Eventually, I gave up trying to start it, clean it, spray canned air into it, etc. and decided I needed to knit.  I am working on slippers for my (big) son.  They were supposed to be done for Christmas, but due to many merry mix ups (order lost and not received until Christmas eve, etc) I am still working on them. Knitting would help me reduce my heart rate, give me space, bring me some peace and let me think about what, exactly, I was likely to lose since my last back up (mid-December), what I could reconstruct, what I’d emailed copies of to people, how I would rebuild.  I decided that, in all likelihood one of the “Fire Dogs” who all lost their jobs when Circuit City closed would probably be able to pull most of the files off my hard drive.  They can really work what seems like miracles these days.

And then my fingers and hands got into the rhythm of knitting and the tension began to leave me.  I realized that most of the time I knit while I listen to the radio or music or watch TV.  I’m one of “those” people who cannot sit still very long without my hands busy. I bring my knitting to the movies, family get togethers, kid’s concerts and events, waiting rooms, etc.  Before knitting it was spinning, crochet, embroidery, etc.  I have stitched my way, in one way or another, through my entire life.  The stitches mark each event, victory, set back, wait; winding their way through and around my days.

I sat in silence and listened to the click of the needles.  And then I realized that I was excited about these slippers.  They took on this *substantial* quality.  I thought “I am making something of value.  Something nice that will see a lot of wear” – my son is rather impatiently awaiting them and anticipating the warmth and comfort they will bring on the cold floors during these winter nights. How cool is that?  I’ve made a lot of socks, scarves, sweaters, hats, mittens, but somehow these slippers, with their leather soles seem…more.  And then I thought of all of the people who go every day to superstores and pick up slippers or socks or whatever garments they need and they don’t have the slightest clue how it feels to make it for yourself.  A lot of them don’t even think about it. But – some of them wish they could do it for themselves and to them, making a pair of slippers would seem like jogging up Mt Fuji…a very distant and lofty goal.  If they find the time and courage to get started, a teacher, mentor, or great book to guide them, and the patience to stick with it, they will be empowered.

It really feels good to create something of value with your own two hands.  It is…thrilling, exhilarating, joyous…to create.  And I realized that because I’ve been doing it throughout the days of my life that I lose sight of that exhilaration at times.  I get caught up in whatever else is going on.  I’m glad I was forced to step back and take a breather.  I’m glad I didn’t go down and turn on the TV, but sat in front of my blank computer in the silence of my office and reintroduced myself to the rhythm and the thrill of working with my hands, of creating.

PS. The computer had a loose cable and so the hard drive was not getting power.  It’s fixed now and I didn’t lose any files!

Great Knitting Trick!

January 24th, 2010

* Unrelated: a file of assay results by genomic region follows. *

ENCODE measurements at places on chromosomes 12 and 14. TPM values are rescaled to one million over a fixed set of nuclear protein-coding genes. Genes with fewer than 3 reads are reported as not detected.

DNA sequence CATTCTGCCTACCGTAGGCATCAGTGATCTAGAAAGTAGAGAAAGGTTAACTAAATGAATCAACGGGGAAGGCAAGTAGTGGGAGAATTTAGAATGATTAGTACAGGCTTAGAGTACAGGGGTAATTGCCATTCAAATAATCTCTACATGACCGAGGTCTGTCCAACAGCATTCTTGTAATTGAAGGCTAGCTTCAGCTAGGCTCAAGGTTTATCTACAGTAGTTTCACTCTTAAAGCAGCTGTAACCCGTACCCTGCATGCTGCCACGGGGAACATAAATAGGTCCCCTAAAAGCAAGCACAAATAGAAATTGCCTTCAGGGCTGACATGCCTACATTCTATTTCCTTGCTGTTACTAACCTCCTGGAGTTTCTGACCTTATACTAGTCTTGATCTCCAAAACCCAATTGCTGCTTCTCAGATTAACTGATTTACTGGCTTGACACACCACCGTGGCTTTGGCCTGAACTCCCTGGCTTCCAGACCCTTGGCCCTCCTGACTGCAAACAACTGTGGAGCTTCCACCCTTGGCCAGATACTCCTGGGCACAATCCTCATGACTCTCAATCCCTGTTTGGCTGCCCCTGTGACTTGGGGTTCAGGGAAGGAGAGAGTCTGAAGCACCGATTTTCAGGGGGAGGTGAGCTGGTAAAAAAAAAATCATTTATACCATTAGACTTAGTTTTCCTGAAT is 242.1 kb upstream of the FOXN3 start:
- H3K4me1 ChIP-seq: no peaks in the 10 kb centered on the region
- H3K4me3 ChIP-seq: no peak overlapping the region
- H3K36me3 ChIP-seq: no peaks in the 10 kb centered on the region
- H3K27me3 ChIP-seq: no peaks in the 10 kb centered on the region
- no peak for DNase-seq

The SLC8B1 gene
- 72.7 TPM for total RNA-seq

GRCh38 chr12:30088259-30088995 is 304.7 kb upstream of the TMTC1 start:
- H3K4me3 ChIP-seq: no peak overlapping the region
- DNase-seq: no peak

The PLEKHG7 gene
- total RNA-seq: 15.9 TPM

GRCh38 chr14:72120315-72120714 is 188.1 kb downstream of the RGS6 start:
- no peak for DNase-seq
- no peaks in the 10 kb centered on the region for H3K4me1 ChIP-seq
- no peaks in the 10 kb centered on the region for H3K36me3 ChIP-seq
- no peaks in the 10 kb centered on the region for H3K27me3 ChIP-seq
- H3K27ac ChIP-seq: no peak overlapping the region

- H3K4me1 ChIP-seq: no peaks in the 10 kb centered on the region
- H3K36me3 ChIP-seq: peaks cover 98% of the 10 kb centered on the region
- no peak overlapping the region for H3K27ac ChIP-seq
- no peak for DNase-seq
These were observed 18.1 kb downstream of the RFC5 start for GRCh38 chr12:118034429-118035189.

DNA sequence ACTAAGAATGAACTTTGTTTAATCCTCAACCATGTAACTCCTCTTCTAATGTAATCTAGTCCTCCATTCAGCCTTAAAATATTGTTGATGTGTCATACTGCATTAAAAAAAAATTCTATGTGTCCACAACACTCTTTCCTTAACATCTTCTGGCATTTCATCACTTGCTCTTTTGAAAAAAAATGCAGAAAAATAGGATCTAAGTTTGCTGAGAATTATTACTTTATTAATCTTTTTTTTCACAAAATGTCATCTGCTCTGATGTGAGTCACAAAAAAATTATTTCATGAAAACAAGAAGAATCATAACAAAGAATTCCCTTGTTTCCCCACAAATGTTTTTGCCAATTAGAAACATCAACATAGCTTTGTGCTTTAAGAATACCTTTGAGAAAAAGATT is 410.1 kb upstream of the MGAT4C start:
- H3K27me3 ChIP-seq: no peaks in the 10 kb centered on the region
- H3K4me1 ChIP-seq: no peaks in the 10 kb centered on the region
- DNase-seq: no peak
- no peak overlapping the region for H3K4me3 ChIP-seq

I learned a cool little trick at DIIP last week.  We’ve all had to deal with the cast on tails left (sometimes we are required to leave them) as we begin our projects.  They snarl and get tangled in our working yarn, etc.  A great way to get them out of the way is to wrap them around a bobbin.  Simply collect up all the little plastic clips that come on bakery good plastic bags – you know, the ones that hold the bag closed?  Wrap your tail around them so that it goes through the clip and into the little hole in the center.  They work like a charm!  Thanks to Sherry Johnson for this great idea!

That Creative Itch

January 17th, 2010

Have you ever had this idea in your head – it’s a picture, really, and you just HAVE to make it?  It is like a persistent itch that just won’t go away and you pick at it and slap at it and perhaps change it a bit (all in your head) but it just keeps on at you – waiting in the cracks between your thoughts at work when it pops up and takes you unawares.  I am beginning to sound a bit mad perhaps, but these sort of creative itches just have to be scratched!  It has been my experience that, when I try to scratch them, I go out shopping…and usually can’t find that particular shade of color or that particular blend of cloth or yarn that is in my head.  And that drives you more mad! That is how I began to spin, ummm, a few years ago…I hate to date myself, but I learned to spin just after my daughter was born and she is about to celebrate her 19th birthday.  Can it be that long?

So, that itch.  It gets you into a lot of trouble!  (I  am still spinning, when I have time and have a couple of wheels and a ton of spindles – I even started a spindle company, Lollipops). Speaking of my daughter, I had to make her a red wool coat.  (She was not quite 2 at the time).  I just had to do it.  It had to be red and it had to have pleats and a shawl collar and it had to have black velvet accents. Well…try to find wool cloth at the time, much less plain red wool cloth.  I went to shop after shop from Crystal Lake to Evanston looking for the stuff.  I didn’t need a lot – she wasn’t that big!  I finally found it at Finn’s Fabrics by Dyllis (I think that’s the right spelling) in Barrington.  That shop just closed recently…I’ll miss it!  And – I got to make the coat.  I finished it with black velvet and even made covered buttons.  Ahhhh.  Best part – I took my daughter to Marshall Fields (I miss them too) for our annual Christmas lunch and 3 people stopped and asked me where I got her coat…one even offered to buy it right off her back!  (No, I didn’t sell it).  I was amazed though – that coat came back in style the following year.  Isn’t that odd?

Well, the itch hit me again recently and that has led to my designing my first knitting pattern.  And that is a story for another article!

A Really Creative Mystery

January 17th, 2010

Just got finished reading “Three Bags Full” by Leonie Swann. It is a quite enchanting mystery that is solved by a flock of sheep!  Quite clever the way the author describes the sheep’s thought process, relationships, and their perspective on the humans that surround them.  Great read for a winter’s night.